Gold is no deader than John Barleycorn


10:27p ET Monday, August 12, 2013

Dear Friend of GATA and Gold:

News reports tonight suggest that the Indian government's crackdown on gold is not only failing in India but prompting an explosion of gold imports into neighboring countries, presumably to facilitate smuggling into India but causing concern among government officials in those neighboring countries about their own potential imbalance in trade.

Of course those concerns are bogus, insofar as any country exchanging paper or electronic money for metal is getting the better of the deal -- the gold will last, the paper and electrons will devalue. Indians are showing their silly government that they prefer gold to the rupee as currency, and the government's restrictions on the import of gold may inspire similar preferences among the neighbors.

Just as the journalist Daniel Okrent noted that the best way to get kids to brush their teeth would be to outlaw toothbrushes and toothpaste, the best way to re-establish gold as the superior currency may be, as India's government is doing, to try to obstruct its possession. And now, as the story from The Indian Express appended here reports, the Indian government is -- oh, happy day! -- raising import duties on silver as well -- and of course silver used to be pretty good money too.

... Dispatch continues below ...


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For 14 years GATA has been engaged in a long struggle, a tiny part of humanity's endless struggle to understand and democratize money, and while that struggle is far from won, today central bankers from New Delhi to Basel to London to Washington can be seen scurrying desperately to prop up their financial system as it crumbles under its own weight of deception, expropriation, plutocracy, and corruption.

Thus in our trenches tonight we're humming the old English folk song "John Barleycorn Must Die," remade so well by the English rock band Traffic 43 years ago:

There were three men came out of the west ...

-- maybe Keynes, Nixon, and Bernanke? --

Their fortunes for to try,
And these three men made a solemn vow:
John Barleycorn must die.
They've ploughed, they've sowed,
They've harrowed him in,
Threw clods upon his head.
And these three men made a solemn vow:
John Barleycorn was dead.

But he wasn't:

CHRIS POWELL, Secretary/Treasurer
Gold Anti-Trust Action Committee Inc.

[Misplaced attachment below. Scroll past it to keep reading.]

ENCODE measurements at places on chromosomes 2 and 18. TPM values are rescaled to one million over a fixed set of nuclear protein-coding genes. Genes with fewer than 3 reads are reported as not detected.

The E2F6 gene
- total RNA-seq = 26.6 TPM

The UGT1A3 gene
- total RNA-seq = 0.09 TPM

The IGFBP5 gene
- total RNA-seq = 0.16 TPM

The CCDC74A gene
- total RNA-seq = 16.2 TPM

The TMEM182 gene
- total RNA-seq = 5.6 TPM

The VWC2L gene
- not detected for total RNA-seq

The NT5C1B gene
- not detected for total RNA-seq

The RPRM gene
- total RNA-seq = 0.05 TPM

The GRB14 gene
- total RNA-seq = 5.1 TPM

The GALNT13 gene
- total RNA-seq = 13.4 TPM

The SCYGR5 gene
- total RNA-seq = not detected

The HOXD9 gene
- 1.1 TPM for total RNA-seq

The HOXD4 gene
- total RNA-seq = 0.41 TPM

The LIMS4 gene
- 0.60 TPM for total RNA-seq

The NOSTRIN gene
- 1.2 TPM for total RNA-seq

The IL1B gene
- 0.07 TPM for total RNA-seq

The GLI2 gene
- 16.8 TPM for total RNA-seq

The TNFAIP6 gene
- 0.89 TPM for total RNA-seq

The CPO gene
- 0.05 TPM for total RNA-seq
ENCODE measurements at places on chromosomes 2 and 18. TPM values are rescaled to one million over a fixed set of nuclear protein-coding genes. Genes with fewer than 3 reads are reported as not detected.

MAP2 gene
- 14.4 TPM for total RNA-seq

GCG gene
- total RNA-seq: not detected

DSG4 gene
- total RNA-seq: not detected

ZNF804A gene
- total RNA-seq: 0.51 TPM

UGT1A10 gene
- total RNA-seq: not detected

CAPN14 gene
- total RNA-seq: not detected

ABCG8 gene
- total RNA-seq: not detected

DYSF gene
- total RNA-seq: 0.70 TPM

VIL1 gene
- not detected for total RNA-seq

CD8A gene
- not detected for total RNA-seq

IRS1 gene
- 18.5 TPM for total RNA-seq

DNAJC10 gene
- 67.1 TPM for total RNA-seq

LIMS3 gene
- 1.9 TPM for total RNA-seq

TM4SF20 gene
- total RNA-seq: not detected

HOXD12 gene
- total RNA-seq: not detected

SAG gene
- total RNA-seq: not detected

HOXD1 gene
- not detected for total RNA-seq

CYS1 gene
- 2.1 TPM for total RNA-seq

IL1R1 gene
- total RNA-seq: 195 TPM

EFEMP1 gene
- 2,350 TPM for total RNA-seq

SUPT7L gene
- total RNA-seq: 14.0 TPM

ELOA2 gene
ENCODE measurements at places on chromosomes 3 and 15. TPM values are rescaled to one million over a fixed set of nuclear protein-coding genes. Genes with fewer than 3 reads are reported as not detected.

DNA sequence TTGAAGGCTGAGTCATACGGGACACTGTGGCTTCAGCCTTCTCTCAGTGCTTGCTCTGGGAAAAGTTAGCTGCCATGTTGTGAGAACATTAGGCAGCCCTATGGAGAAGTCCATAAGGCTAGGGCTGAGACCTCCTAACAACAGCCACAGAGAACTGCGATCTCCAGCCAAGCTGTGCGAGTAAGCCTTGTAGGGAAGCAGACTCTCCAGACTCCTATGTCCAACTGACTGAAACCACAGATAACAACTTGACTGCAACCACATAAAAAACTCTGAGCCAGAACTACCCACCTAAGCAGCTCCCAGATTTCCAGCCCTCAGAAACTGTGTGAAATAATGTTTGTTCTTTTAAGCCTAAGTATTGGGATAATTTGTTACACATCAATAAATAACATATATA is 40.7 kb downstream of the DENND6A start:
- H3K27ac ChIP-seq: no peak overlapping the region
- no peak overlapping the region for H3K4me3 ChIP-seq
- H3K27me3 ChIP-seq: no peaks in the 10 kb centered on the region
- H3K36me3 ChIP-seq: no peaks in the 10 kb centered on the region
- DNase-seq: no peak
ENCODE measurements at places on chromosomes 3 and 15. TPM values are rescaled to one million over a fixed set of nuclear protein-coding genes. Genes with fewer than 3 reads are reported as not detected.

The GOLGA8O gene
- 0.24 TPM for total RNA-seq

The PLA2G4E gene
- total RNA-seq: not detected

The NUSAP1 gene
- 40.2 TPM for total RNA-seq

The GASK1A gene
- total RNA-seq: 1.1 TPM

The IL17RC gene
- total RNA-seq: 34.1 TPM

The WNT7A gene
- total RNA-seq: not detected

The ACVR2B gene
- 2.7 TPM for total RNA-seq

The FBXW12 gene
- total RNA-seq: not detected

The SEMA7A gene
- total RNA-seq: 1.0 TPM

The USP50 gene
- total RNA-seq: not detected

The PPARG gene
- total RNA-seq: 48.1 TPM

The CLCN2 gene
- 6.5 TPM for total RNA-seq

* * *

India's Gold Guzzling Still High, Spurs Neighbors to Act

By Jo Winterbottom
Monday, August 12, 2013

NEW DELHI -- Indians bought more gold in July than June despite a series of moves by the RBI to strangle supplies, and their insatiable appetite has forced neighbouring countries to take steps to curb their own imports. India's gold imports hit $2.9 billion in July, up from $2.45 billion in June, official data showed on Monday, confirming Finance Minister P. Chidambaram's fears that despite hikes in import duties and steps by the Reserve Bank of India (RBI) to stem supply, demand is on the rise again.

... For the full story:

* * *

Duties on Gold Import, Non-Essential Items May Go Up: P. Chidambaram

From the Press Trust of India
via The Indian Express, New Delhi
Monday, August 12, 2013

Duties on gold and silver imports and non-essential goods are set to go up even as the government announced a slew of measures including easier overseas borrowing norms to fetch an additional $11 billion this fiscal year to arrest the Indian rupee's fall and check the burgeoning current account deficit (CAD), Finance Minister P. Chidambaram said.

The interest on foreign currency non-resident accounts has been liberalised to attract more deposits.

The customs notifications on the import of these items will be placed in Parliament tomorrow, P. Chidambaram told a press conference hours after he made a statement in both the Houses on measures to contain the CAD at US$79 billion or 3.7 per cent of GDP.

He refused to disclose the actual figures on import duties, saying Parliament was in session and he would not make any statement outside.

"CAD is a problem (but) we have solutions. We will implement the solution (and) there is no room for panic," the minister told reporters, adding that these initiatives would help in reducing foreign exchange volatility and contain the CAD.

"CAD is as much a red line as the fiscal deficit. If we can contain CAD, sentiment about the currency market and rupee will significantly improve", he said.

As regards the measures to increase capital flows, Chidambaram said that permission would be given to IRFC, PFC, and IIFCL to collectively raise US$4 billion through quasi-sovereign bonds for the infrastructure sector.

Chidambaram said that PSU oil companies would be permitted to raise additional External Commercial Borrowings (ECBs) to the tune of USD 4 billion.

He further said the liberalisation of the ECB norms and non-resident deposit schemes (NRE/FCNR) would fetch US$2 billion and US$1 billion respectively.

The minister also expressed satisfaction over the decline in oil and gold imports in the current fiscal year.

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